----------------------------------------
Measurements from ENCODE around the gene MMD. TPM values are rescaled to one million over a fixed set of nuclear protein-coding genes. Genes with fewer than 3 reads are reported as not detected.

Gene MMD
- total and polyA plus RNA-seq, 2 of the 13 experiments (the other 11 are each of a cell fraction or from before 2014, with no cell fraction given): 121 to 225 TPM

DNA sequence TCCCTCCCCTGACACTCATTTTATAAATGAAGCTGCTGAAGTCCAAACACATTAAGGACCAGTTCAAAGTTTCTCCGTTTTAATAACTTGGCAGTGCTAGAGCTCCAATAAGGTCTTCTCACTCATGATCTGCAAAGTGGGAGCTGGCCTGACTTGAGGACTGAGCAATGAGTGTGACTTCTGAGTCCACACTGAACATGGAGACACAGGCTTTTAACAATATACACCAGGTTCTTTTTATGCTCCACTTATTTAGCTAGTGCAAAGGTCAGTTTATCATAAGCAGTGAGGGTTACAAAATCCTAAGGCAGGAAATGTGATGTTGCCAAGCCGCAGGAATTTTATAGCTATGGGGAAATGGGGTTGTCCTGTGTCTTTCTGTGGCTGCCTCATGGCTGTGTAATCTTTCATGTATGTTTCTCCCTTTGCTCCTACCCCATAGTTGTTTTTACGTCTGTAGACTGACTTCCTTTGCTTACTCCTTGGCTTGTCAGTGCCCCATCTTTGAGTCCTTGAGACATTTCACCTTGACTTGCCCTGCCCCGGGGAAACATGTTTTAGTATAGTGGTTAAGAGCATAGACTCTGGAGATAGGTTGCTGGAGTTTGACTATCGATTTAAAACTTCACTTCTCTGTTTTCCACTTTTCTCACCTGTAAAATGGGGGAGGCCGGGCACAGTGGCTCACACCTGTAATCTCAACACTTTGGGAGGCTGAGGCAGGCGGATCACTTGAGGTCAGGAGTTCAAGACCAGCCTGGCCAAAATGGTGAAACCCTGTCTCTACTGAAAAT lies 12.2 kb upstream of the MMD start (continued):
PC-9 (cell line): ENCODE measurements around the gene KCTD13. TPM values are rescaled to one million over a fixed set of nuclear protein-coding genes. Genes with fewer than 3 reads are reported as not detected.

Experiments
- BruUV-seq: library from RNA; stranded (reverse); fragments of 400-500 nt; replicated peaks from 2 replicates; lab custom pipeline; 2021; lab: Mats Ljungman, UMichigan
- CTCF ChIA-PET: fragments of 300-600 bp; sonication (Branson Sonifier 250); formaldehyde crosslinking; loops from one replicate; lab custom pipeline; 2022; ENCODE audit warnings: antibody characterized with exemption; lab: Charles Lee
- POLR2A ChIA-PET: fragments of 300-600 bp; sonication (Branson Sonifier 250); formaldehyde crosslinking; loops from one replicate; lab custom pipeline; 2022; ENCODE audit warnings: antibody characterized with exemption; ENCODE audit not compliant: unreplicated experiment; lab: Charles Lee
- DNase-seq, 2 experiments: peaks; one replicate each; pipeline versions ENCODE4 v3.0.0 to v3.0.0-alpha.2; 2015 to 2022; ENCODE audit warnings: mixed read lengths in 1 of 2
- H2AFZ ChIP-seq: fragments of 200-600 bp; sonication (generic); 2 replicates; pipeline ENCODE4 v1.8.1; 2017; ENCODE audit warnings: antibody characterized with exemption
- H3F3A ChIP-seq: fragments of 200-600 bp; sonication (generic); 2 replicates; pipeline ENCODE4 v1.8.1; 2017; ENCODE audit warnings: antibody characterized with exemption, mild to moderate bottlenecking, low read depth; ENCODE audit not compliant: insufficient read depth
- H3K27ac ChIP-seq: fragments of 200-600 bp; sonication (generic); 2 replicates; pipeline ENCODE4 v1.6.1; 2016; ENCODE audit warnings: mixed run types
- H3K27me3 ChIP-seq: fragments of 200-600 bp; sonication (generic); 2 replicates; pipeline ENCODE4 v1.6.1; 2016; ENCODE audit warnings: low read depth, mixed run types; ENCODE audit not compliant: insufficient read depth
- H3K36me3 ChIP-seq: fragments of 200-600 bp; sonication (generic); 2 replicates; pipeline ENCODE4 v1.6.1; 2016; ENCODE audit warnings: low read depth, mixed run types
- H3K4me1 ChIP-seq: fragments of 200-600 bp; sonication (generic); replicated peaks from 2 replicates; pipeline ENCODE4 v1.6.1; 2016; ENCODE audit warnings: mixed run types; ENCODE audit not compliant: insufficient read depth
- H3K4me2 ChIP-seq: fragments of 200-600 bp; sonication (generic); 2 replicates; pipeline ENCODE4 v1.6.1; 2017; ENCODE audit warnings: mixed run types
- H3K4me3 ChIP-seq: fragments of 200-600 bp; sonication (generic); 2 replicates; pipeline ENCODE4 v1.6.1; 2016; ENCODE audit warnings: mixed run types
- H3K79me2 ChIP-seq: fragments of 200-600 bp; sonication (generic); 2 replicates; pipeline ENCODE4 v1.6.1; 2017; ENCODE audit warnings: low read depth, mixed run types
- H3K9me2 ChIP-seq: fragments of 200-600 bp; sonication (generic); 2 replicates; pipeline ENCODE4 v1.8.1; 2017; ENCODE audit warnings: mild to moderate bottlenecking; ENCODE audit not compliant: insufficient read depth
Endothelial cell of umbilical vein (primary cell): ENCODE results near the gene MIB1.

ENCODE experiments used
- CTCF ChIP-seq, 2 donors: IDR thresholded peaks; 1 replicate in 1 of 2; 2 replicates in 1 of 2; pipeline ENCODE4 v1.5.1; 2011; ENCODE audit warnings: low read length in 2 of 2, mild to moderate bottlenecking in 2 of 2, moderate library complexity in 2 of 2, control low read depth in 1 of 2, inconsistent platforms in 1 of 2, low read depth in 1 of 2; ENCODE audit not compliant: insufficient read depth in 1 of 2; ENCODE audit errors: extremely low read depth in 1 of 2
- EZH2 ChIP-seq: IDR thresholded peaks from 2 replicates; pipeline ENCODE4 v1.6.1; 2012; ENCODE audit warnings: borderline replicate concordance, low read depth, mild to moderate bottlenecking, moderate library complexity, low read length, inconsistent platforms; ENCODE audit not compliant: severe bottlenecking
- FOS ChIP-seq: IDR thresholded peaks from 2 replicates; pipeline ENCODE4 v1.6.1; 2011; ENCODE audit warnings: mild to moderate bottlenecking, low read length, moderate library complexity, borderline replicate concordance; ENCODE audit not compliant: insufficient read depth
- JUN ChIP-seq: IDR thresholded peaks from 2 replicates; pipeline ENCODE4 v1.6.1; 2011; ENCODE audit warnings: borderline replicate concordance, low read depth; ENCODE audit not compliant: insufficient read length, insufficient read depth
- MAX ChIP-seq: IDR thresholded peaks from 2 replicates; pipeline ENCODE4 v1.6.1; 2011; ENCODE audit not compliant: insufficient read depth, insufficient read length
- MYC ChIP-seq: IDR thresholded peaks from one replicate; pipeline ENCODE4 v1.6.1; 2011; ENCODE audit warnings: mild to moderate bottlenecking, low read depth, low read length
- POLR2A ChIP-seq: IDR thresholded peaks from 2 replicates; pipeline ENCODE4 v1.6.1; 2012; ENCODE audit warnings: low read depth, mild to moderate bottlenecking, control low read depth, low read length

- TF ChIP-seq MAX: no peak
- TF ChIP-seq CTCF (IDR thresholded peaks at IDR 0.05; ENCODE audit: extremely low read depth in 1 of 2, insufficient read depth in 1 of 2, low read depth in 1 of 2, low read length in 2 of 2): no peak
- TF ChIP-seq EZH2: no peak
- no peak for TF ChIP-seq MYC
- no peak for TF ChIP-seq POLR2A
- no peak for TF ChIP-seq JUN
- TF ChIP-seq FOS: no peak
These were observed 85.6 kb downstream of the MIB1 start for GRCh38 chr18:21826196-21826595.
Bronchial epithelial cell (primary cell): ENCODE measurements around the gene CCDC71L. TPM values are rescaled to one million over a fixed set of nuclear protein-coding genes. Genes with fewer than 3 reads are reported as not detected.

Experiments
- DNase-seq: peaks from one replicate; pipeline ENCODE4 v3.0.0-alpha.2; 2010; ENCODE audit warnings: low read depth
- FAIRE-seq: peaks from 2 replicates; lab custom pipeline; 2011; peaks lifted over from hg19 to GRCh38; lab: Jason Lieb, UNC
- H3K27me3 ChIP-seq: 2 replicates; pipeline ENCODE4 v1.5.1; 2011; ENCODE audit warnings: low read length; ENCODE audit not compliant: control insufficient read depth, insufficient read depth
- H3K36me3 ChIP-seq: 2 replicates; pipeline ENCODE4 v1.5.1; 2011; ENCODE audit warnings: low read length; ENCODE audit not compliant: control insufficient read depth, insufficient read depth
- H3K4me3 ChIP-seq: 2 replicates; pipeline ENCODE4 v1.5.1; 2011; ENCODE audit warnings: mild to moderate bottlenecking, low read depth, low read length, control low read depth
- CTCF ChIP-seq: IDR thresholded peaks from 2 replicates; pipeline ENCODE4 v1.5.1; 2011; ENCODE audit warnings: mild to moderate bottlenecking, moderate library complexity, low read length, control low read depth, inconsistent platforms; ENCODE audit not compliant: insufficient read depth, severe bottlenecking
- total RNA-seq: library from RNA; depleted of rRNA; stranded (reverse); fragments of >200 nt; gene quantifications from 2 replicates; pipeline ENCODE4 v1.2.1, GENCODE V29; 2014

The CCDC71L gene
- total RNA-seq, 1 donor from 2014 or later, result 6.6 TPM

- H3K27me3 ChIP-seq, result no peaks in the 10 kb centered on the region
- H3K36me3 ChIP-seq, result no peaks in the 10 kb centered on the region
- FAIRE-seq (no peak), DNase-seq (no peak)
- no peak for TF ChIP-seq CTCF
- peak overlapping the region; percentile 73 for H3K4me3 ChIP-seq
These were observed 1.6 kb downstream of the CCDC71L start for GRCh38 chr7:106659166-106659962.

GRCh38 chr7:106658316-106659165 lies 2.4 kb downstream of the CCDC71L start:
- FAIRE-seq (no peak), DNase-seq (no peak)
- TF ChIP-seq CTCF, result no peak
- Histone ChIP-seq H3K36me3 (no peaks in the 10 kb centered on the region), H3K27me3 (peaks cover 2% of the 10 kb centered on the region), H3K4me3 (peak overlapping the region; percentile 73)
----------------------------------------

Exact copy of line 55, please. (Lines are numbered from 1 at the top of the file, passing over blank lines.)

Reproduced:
GRCh38 chr7:106658316-106659165 lies 2.4 kb downstream of the CCDC71L start: